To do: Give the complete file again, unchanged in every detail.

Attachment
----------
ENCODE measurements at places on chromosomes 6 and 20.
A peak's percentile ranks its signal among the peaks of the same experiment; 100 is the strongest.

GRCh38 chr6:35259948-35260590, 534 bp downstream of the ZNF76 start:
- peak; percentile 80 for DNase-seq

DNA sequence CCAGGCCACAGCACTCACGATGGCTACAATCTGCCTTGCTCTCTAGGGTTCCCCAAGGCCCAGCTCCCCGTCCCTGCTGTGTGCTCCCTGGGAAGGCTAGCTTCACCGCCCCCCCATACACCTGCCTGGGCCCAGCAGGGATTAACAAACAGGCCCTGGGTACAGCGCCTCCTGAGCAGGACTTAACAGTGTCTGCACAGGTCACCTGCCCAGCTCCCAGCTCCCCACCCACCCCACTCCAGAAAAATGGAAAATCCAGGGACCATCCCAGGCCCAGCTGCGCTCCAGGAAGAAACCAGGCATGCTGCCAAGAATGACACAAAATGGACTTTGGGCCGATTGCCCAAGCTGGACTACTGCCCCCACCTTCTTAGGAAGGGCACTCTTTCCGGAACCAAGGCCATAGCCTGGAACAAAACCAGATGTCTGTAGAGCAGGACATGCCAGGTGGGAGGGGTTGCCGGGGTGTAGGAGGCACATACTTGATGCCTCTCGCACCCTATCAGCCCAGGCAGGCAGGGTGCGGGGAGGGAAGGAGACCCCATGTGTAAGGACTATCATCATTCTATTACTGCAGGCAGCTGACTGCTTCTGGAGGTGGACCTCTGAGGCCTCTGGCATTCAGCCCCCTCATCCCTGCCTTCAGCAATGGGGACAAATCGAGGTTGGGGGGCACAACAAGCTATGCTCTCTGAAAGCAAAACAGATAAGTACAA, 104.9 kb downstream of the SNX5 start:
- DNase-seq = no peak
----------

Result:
ENCODE measurements at places on chromosomes 6 and 20.
A peak's percentile ranks its signal among the peaks of the same experiment; 100 is the strongest.

GRCh38 chr6:35259948-35260590, 534 bp downstream of the ZNF76 start:
- peak; percentile 80 for DNase-seq

DNA sequence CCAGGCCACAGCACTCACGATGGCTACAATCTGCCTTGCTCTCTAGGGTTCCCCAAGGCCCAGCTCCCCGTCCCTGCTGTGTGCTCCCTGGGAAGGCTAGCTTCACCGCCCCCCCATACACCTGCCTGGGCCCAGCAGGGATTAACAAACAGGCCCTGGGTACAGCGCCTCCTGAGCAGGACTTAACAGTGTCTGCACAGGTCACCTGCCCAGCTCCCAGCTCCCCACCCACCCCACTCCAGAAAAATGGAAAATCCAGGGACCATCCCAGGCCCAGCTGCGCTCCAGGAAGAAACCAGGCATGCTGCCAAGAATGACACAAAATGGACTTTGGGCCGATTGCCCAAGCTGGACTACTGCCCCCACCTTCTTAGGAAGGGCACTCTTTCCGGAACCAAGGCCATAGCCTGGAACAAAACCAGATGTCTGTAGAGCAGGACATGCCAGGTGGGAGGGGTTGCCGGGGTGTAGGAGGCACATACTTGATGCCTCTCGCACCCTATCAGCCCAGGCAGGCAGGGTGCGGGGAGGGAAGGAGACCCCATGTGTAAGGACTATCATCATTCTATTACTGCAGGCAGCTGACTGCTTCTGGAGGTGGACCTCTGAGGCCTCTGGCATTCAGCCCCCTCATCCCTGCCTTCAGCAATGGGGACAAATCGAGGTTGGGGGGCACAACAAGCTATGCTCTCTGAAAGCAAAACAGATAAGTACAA, 104.9 kb downstream of the SNX5 start:
- DNase-seq = no peak